Motorcycles have two wheels, not three or four, so why call it motorcycling when you’re riding something that looks like a tricycle—or worse yet, riding a tricycle backwards? The increasing popularity of trikes, tadpoles, and cycle-cars coupled with an aging population of longtime and newbie riders had me pondering this question so I took it to the road.
Covering 10,000 miles in a cycle-car and the same again on a trike, combined with a bit of research into DMV regulations, leads me to the conclusion that it isn’t motorcycling if it has more than two wheels . . . maybe.
Motor vehicle registration codes differ from state to state. Some clearly state than any vehicle with three wheels or less “on the ground” are considered to be motorcycles. Others required that the engine must be straddled. New York’s code sidesteps the issue by being vague and California throws in the criteria that the vehicle has to weigh less than 1,500 pounds. Wisconsin clearly defines them as “Type 1” and “Type 2” motorcycles while Florida recognizes that there is a difference between the handling characteristic of motorcycles and three-wheeled vehicles and so designates E-class licenses for bikes and S-class for trikes. In Washington a special test is required to receive an endorsement to operate sidecars and trikes and if it has bucket seats—regardless of the number of wheels or its weight—then it’s a car.
Having two wheels in front improves aerodynamics, but reduces lateral stability when braking. Two wheels in back and one in front is the most stable of all wheel arrangements, but only if the center of gravity is towards the rear and this clearly doesn’t apply to all trikes. However, most of these don’t lean and none of them counter-steer. Try handling three wheels in the same manner as two and you’ll be going in the opposite direction very quickly. On a motorcycle 90% of the stopping power comes from the front brake, but in the case of trikes it would be wise to use the rear ones. Another point: you can’t run over your own foot on a motorcycle.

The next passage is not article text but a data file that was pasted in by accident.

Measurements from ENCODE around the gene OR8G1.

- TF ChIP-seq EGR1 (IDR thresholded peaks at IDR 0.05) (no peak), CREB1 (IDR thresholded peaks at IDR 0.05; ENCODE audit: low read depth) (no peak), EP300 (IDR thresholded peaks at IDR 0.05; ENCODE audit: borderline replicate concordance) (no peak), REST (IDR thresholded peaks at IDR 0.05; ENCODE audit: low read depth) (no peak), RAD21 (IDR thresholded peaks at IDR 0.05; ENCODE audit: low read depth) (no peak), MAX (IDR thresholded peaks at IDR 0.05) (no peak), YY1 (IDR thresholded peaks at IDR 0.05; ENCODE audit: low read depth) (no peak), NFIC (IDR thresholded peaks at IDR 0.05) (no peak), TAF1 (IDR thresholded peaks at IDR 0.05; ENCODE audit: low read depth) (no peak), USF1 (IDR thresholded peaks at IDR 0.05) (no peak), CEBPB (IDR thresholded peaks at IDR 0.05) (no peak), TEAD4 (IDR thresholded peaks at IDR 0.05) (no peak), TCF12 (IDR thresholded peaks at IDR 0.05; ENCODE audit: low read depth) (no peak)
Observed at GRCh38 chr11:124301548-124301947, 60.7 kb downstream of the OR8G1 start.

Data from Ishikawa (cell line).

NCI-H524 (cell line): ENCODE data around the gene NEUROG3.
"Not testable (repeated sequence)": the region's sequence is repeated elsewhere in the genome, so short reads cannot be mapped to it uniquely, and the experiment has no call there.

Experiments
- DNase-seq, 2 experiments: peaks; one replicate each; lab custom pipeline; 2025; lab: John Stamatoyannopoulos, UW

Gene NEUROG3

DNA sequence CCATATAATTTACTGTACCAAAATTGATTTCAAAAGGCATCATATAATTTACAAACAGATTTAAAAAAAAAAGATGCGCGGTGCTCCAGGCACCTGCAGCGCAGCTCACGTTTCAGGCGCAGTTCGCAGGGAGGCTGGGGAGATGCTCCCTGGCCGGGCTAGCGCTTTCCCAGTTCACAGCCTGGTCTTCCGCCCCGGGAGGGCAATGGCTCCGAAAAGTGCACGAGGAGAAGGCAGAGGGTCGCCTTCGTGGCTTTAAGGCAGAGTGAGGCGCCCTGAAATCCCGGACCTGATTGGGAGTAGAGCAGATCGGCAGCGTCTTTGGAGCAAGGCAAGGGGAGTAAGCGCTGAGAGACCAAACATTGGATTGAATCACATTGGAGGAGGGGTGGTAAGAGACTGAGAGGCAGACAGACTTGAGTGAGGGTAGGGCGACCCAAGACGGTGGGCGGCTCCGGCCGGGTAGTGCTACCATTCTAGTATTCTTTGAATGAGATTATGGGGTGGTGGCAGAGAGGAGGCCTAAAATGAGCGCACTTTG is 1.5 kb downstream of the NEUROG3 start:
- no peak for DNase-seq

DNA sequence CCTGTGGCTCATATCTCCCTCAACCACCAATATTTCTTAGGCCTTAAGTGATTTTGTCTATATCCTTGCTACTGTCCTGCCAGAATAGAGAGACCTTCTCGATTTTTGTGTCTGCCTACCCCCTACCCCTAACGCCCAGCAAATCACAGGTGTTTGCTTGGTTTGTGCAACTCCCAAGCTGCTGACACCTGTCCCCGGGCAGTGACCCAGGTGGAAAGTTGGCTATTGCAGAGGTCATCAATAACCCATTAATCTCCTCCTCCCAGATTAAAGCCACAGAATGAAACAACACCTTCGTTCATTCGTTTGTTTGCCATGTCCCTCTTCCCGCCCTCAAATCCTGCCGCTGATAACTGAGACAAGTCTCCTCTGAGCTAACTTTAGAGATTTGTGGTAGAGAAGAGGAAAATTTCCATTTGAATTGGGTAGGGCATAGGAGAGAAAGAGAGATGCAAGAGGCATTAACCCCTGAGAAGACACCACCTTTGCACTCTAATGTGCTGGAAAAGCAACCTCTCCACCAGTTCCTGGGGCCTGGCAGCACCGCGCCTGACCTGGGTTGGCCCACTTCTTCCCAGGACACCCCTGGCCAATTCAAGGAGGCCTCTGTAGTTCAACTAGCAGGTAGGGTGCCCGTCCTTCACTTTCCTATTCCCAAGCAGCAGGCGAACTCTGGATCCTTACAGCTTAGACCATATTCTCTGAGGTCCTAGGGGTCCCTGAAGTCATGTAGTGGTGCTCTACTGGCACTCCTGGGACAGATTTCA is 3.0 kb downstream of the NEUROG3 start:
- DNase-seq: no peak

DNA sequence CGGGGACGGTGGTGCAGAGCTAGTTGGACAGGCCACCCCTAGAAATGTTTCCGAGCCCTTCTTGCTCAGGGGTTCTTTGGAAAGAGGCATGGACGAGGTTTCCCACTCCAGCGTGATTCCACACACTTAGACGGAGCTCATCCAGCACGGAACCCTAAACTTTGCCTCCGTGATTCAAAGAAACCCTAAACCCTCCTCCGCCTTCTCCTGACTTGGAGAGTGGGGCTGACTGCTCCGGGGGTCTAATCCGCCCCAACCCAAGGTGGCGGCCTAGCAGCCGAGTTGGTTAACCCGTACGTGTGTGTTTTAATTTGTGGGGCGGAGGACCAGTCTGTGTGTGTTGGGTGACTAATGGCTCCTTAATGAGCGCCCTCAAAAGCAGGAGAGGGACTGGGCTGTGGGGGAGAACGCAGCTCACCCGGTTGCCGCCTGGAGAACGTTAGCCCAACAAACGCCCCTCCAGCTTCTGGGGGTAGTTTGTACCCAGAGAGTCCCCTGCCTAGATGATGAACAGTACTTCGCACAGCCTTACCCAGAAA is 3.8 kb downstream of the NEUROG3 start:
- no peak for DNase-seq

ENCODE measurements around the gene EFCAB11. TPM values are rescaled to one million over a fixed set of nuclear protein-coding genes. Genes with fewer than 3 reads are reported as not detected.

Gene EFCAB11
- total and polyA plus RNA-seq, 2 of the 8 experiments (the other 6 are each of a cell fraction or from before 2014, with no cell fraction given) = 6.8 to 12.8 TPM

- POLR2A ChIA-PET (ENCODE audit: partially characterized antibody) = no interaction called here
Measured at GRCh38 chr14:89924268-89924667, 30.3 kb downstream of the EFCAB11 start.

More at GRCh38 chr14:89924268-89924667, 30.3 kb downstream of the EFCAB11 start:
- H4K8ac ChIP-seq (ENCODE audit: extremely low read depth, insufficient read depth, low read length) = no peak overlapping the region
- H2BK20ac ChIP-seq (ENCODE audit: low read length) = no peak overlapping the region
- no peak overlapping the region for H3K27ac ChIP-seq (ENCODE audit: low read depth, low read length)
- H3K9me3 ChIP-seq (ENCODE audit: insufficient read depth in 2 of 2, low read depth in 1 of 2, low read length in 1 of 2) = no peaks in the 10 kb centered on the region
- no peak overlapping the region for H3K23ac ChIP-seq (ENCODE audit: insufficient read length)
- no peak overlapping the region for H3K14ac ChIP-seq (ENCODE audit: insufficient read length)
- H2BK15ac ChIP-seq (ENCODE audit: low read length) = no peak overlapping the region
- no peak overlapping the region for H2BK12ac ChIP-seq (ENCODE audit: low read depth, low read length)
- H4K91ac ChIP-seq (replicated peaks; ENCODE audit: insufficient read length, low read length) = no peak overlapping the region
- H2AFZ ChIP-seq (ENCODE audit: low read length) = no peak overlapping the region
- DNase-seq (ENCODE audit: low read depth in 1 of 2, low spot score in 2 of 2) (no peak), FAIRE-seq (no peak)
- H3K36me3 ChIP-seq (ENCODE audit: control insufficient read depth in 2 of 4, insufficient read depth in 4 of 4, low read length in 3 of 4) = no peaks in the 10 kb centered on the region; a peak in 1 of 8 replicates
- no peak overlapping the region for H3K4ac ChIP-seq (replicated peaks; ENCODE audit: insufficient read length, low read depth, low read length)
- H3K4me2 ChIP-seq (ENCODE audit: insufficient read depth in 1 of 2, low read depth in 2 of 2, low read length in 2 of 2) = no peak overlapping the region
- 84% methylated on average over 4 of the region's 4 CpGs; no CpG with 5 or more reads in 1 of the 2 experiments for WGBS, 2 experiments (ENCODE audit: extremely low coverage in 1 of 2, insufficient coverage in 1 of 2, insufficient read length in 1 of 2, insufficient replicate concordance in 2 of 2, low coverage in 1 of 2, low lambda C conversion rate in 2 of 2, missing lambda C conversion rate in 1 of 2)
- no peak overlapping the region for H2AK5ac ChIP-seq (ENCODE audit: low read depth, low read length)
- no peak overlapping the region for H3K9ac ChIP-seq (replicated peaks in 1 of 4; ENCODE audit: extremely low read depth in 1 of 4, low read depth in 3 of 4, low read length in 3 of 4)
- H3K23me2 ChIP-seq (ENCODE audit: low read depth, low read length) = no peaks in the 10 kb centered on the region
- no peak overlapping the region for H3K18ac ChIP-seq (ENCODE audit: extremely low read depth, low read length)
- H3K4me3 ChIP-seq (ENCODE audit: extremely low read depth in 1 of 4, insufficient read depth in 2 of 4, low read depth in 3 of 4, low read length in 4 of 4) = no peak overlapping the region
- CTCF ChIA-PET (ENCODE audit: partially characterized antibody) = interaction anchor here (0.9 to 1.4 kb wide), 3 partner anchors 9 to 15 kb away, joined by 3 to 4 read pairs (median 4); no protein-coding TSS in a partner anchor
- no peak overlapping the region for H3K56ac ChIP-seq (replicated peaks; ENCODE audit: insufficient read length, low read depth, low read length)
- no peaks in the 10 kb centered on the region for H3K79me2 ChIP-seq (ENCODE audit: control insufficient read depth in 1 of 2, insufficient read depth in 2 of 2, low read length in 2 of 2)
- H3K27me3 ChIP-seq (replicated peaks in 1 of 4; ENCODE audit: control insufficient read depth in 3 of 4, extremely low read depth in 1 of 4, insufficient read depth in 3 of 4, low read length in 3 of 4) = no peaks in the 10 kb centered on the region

From the late 19th century to the present day the problem with trikes has always been road conditions. In the old days, roads were rutted by wagon traffic and their centers were several inches higher than the rougher, pocketed wheel tracks. That T-configuration of wheels means that there are three physical tracks, not one as for motorcycles or two for cars. If there is a bump or pothole it’s almost guaranteed that at least one wheel is going to hit it, while the width of the vehicle limits maneuvering room—at least if you stay in your own lane. Over recently paved interstate highways trikes offer a wonderful ride and on freshly graded gravel roads they greatly reduce the sphincter effect, but for road conditions that lie between these two extremes three wheels simply becomes a bad compromise.
It’s true that a trike can be parked anywhere, and I’ll admit that with each passing year it gets more difficult to upright a reclined motorcycle. I also confess to gazing with envy at the amount of gear a sidecar can carry and dreaming about the comfort a small camping trailer could provide. Furthermore, there are a few trikes with camber/tilt wheels that can replicate the sheer joy of leaning into a tight curve on two wheels. Still, bi- means two and tri- means three and anyone over the age of five not only knows the difference but can’t wait to get rid of that spare wheel, defy gravity, and pedal down the road.
You can call it motorcycling if it makes you happy (and I’m glad to see you on the road) but the laws of physics says it’s not—even if your DMV is willing to call a chicken a duck merely because it has been thrown into a pond.